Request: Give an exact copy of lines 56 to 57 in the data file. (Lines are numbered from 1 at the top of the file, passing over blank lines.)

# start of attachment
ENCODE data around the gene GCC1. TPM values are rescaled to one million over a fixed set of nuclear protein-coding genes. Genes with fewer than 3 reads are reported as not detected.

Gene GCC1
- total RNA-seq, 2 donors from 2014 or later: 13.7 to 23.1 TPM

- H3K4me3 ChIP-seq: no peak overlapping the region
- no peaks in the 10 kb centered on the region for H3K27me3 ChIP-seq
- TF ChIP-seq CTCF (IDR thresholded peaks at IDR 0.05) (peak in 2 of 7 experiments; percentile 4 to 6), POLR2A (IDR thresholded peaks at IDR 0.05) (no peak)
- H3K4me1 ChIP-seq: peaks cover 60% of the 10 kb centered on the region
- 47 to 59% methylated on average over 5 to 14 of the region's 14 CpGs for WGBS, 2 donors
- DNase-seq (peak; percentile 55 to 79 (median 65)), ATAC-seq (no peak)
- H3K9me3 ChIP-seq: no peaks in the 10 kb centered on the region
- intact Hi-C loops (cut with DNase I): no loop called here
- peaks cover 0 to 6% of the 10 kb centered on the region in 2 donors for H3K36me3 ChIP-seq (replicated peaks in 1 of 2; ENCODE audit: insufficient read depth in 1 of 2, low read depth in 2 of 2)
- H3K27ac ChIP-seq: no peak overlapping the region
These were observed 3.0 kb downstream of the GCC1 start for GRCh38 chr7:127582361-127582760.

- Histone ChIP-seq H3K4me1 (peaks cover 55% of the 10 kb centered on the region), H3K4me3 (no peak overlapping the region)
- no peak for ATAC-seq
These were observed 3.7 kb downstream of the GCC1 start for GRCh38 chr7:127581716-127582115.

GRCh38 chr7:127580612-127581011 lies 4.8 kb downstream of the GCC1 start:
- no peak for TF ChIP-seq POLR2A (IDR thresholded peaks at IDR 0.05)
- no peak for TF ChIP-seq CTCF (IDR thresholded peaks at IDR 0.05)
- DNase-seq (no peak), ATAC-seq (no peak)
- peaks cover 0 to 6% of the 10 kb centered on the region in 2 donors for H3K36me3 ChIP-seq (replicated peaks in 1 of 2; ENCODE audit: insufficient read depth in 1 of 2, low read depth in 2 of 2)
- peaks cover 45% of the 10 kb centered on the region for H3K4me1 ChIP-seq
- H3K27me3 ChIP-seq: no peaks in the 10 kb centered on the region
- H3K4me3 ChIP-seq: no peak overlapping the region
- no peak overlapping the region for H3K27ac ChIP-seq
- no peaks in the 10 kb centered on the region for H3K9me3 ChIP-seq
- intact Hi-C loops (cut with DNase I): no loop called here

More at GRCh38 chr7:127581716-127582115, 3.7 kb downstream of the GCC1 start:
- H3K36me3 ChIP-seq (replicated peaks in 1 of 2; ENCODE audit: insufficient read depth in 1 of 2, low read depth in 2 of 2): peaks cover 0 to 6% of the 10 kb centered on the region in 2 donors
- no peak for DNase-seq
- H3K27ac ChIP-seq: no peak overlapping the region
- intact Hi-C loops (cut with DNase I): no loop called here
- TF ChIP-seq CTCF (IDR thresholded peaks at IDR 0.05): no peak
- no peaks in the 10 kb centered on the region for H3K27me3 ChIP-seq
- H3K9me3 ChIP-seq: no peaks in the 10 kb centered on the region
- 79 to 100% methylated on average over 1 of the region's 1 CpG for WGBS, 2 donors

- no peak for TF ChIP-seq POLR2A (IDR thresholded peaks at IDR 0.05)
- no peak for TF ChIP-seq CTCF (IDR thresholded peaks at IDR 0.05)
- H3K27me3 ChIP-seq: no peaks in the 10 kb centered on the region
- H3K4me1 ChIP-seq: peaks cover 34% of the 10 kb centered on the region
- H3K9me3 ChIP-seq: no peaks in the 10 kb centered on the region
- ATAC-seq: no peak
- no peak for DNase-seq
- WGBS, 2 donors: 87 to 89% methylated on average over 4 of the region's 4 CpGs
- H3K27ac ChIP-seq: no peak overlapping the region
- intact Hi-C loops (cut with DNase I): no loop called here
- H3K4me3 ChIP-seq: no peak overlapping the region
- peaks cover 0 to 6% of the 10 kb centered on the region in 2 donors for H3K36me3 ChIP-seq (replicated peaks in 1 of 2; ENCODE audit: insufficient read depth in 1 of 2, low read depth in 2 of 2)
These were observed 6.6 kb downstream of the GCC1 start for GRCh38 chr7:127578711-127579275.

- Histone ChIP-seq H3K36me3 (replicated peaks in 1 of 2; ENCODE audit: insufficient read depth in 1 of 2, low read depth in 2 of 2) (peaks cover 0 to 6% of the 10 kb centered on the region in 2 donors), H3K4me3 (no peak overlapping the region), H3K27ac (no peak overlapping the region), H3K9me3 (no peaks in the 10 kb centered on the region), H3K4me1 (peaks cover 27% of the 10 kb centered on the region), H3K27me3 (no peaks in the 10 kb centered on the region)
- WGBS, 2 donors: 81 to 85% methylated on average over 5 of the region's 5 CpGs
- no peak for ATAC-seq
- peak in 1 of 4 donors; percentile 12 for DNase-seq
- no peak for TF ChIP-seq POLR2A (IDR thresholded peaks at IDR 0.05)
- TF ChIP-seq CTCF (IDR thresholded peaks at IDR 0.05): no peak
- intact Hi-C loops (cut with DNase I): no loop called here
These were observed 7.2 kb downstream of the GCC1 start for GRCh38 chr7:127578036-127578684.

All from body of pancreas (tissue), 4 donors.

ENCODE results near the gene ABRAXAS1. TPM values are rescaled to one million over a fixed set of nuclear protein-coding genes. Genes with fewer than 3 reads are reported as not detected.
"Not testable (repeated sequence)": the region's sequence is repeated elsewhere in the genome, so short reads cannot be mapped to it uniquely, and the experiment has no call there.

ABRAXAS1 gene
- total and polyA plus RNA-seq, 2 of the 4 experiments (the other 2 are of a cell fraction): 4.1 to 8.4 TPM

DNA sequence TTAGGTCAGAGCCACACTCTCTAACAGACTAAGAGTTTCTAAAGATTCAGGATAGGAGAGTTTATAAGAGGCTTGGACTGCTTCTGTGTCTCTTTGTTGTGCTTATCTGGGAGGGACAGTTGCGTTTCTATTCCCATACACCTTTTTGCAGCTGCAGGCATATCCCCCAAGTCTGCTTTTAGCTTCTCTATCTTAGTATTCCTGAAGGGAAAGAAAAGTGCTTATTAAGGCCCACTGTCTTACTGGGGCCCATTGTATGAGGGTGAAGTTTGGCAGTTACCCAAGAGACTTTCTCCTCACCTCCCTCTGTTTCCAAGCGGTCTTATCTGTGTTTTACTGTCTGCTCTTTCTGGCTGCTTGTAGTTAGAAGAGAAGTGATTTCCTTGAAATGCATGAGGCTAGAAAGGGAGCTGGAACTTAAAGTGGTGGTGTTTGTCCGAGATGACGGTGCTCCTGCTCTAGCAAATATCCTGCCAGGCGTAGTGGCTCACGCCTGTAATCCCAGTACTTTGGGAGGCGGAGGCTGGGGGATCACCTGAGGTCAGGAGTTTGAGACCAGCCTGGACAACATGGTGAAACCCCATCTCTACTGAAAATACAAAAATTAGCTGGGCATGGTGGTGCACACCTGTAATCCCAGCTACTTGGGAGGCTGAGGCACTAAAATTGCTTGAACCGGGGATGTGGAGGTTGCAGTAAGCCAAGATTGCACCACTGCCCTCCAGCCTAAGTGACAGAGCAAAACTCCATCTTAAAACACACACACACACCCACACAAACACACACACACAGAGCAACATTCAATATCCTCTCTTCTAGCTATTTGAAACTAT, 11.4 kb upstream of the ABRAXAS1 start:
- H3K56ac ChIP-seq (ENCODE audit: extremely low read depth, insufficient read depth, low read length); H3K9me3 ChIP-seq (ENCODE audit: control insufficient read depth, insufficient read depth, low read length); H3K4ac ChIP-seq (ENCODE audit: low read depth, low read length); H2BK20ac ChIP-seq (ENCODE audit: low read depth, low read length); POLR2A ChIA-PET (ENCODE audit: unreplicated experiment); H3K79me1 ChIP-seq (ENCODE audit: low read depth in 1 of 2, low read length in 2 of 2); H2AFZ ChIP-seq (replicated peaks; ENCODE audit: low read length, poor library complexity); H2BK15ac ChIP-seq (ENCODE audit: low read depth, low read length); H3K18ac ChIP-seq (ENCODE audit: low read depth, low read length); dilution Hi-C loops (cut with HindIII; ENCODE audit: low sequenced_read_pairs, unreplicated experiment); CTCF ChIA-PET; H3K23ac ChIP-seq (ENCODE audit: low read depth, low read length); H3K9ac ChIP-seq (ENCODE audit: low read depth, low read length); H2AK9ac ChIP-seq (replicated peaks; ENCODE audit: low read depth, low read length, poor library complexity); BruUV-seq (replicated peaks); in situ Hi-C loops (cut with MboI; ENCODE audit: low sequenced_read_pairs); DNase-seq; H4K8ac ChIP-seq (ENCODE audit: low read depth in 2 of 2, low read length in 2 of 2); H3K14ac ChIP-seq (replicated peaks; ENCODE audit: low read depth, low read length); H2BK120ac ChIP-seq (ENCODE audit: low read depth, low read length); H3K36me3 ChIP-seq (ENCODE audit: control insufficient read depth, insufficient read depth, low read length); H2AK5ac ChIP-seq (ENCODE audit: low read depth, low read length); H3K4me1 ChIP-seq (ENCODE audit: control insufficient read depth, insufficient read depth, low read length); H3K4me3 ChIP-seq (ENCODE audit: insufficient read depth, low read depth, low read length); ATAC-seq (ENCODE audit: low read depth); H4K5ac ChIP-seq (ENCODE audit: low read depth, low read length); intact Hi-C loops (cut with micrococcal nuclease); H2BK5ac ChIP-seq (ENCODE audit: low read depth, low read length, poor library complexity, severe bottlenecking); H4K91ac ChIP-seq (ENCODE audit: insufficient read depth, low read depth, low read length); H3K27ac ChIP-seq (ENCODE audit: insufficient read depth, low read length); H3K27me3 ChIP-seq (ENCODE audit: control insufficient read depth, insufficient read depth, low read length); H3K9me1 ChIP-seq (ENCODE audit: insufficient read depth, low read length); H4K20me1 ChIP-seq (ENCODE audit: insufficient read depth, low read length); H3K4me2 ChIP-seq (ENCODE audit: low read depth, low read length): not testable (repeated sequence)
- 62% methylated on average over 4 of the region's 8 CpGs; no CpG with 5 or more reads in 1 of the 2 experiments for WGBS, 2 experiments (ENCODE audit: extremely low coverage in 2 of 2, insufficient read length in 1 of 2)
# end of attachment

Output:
- TF ChIP-seq CTCF (IDR thresholded peaks at IDR 0.05): no peak
- intact Hi-C loops (cut with DNase I): no loop called here